Tenants who don’t pay their rent are the number one problem for landlords. Even if you are investing in property for capital growth rather than income you will need the income to pay your property expenses.
Avoidance is always the best cure. Taking enormous care in choosing your tenants should be a top priority. I wrote about this here.
If you like a tenant but are worried about their ability to pay, there are a few precautions you can take:
The best protection of all is rent guarantee insurance but this may not be available for all tenants.
Your best chance of getting your tenant to pay is immediately after the first default, before they have had a chance to run up a big arrears bill.
Ideally you should contact them the day after the payment was due to be made, asking them (nicely) why they have not paid. That may be all you need to do.
If they don’t pay on request you should arrange a meeting with them to see what the problem is. You may be able to help by:
I have a Rent Arrears Action Plan as part of my Landlord Law Service which has more guidance.
Then you need to move swiftly. If you have rent repayment insurance you should already have contacted your insurers. Otherwise you need to move to evict the tenants as soon as possible before a big arrears bill is built up.
This sounds harsh but it will take you some 4 – 6 months or more to get vacant possession and if you get no rent during that time this could prove catastrophic for your own finances.
Don’t delay in serving eviction notices and issuing proceedings on tenant’s promises to pay. Tell them that you are sympathetic but that you have to protect your position and that you will stop the proceedings after payment has been made, not before.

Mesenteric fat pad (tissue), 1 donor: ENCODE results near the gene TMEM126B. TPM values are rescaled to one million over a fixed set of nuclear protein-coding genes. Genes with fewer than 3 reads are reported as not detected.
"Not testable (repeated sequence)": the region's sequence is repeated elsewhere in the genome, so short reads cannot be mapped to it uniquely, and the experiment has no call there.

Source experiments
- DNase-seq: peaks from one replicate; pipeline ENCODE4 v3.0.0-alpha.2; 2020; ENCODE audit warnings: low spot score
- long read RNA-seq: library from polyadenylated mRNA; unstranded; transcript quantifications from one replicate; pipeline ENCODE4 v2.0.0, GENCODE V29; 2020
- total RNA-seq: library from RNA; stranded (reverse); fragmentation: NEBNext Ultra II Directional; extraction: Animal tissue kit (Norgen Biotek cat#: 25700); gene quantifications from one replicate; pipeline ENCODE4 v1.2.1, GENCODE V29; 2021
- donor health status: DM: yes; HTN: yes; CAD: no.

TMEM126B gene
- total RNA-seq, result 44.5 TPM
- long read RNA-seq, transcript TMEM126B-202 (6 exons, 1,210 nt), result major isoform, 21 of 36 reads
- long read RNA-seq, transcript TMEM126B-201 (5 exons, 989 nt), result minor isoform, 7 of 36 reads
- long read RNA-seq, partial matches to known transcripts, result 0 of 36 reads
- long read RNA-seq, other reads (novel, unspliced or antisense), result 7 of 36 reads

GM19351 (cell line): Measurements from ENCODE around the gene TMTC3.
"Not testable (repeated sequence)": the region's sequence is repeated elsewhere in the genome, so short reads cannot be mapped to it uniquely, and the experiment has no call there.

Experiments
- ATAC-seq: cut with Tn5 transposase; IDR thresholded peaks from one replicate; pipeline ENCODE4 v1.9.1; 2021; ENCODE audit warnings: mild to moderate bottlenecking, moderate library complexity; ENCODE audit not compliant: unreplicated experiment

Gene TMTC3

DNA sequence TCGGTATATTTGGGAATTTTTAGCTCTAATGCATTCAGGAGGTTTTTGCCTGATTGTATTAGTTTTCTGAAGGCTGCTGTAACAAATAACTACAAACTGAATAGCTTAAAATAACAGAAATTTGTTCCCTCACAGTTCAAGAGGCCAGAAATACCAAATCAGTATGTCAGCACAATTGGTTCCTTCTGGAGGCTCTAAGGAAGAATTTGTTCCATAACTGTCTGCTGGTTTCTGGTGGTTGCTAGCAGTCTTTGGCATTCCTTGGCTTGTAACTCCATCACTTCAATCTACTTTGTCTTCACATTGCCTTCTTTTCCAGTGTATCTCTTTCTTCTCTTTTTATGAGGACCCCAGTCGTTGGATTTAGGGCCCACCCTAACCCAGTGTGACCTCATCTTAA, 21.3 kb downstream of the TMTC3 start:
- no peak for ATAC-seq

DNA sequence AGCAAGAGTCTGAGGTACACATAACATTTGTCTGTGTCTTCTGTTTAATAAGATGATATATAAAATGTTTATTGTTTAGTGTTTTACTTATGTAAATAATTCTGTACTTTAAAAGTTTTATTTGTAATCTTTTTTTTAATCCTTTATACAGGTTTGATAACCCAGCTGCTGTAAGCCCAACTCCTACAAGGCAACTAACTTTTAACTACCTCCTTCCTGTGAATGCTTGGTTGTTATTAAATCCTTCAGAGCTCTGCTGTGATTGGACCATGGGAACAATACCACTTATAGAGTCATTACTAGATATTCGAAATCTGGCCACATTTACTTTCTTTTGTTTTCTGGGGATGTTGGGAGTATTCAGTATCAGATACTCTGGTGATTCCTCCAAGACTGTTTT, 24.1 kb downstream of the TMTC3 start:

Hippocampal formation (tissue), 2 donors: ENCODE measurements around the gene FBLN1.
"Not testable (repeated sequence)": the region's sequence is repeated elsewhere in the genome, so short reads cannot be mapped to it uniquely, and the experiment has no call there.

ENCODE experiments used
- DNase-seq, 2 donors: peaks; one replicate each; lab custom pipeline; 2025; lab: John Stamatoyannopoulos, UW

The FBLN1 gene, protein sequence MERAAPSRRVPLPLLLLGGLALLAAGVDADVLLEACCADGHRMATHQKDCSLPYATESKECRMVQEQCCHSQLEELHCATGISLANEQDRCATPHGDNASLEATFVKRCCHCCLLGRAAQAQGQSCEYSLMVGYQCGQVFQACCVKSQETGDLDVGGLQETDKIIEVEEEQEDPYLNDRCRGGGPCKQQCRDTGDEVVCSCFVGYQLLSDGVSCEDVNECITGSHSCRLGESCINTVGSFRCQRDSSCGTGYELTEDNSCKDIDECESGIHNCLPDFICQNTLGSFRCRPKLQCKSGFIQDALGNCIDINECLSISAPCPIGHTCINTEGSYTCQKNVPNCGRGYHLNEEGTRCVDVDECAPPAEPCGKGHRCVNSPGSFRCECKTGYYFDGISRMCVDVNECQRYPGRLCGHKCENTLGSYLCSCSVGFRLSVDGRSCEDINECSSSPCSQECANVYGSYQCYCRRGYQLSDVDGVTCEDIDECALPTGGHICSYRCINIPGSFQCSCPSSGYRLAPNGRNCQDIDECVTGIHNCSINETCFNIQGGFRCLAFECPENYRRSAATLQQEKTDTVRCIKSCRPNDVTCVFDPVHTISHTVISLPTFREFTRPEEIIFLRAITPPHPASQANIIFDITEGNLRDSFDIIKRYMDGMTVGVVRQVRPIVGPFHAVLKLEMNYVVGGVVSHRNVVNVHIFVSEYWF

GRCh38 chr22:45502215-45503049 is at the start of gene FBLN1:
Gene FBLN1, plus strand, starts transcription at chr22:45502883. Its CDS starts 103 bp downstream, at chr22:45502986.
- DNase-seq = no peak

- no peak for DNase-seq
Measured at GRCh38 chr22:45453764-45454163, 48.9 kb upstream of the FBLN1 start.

Tenants seeking to halt possession proceedings upon a promise to pay are in reality often just negotiating a further rent-free period in your property. So, don’t be too sympathetic. Families with children will be eligible for re-housing by the Council – that is their responsibility not yours.
I will be looking at the eviction process in the next article in this series. But if you need information now see here.
Further information on this and other topics can also be found on my Landlord Law Blog at www.landlordlawblog.co.uk.
Tessa is a lawyer specialising in landlord & tenant law and runs the popular Landlord Law online service for landlords.
The Tenancy Deposit Scheme (TDS) is a government approved scheme for the protection of tenancy deposits; we offer both insured and custodial protection. We also provide fair adjudication for disputes that arise over the tenancy deposits that we protect.
These views are those of the author alone and do not necessarily reflect the view of TDS, its officers and employees. Content is correct at the time of writing.